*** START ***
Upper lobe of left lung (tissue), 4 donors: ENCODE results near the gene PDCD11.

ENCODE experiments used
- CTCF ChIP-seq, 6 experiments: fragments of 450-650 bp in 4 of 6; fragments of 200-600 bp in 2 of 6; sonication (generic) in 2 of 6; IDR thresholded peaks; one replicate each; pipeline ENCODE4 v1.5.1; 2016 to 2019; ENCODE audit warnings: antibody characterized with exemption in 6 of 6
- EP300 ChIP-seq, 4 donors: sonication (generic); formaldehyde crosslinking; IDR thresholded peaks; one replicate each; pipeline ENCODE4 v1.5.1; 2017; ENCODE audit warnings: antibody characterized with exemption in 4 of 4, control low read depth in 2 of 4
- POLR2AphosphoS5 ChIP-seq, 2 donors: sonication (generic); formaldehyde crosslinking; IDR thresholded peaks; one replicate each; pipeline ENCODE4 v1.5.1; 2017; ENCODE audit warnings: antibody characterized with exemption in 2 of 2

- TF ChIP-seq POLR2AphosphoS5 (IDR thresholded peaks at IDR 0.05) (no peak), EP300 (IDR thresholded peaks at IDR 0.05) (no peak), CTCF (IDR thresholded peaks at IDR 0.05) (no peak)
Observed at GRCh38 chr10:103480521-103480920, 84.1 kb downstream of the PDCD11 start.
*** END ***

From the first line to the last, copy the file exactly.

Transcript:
Upper lobe of left lung (tissue), 4 donors: ENCODE results near the gene PDCD11.

ENCODE experiments used
- CTCF ChIP-seq, 6 experiments: fragments of 450-650 bp in 4 of 6; fragments of 200-600 bp in 2 of 6; sonication (generic) in 2 of 6; IDR thresholded peaks; one replicate each; pipeline ENCODE4 v1.5.1; 2016 to 2019; ENCODE audit warnings: antibody characterized with exemption in 6 of 6
- EP300 ChIP-seq, 4 donors: sonication (generic); formaldehyde crosslinking; IDR thresholded peaks; one replicate each; pipeline ENCODE4 v1.5.1; 2017; ENCODE audit warnings: antibody characterized with exemption in 4 of 4, control low read depth in 2 of 4
- POLR2AphosphoS5 ChIP-seq, 2 donors: sonication (generic); formaldehyde crosslinking; IDR thresholded peaks; one replicate each; pipeline ENCODE4 v1.5.1; 2017; ENCODE audit warnings: antibody characterized with exemption in 2 of 2

- TF ChIP-seq POLR2AphosphoS5 (IDR thresholded peaks at IDR 0.05) (no peak), EP300 (IDR thresholded peaks at IDR 0.05) (no peak), CTCF (IDR thresholded peaks at IDR 0.05) (no peak)
Observed at GRCh38 chr10:103480521-103480920, 84.1 kb downstream of the PDCD11 start.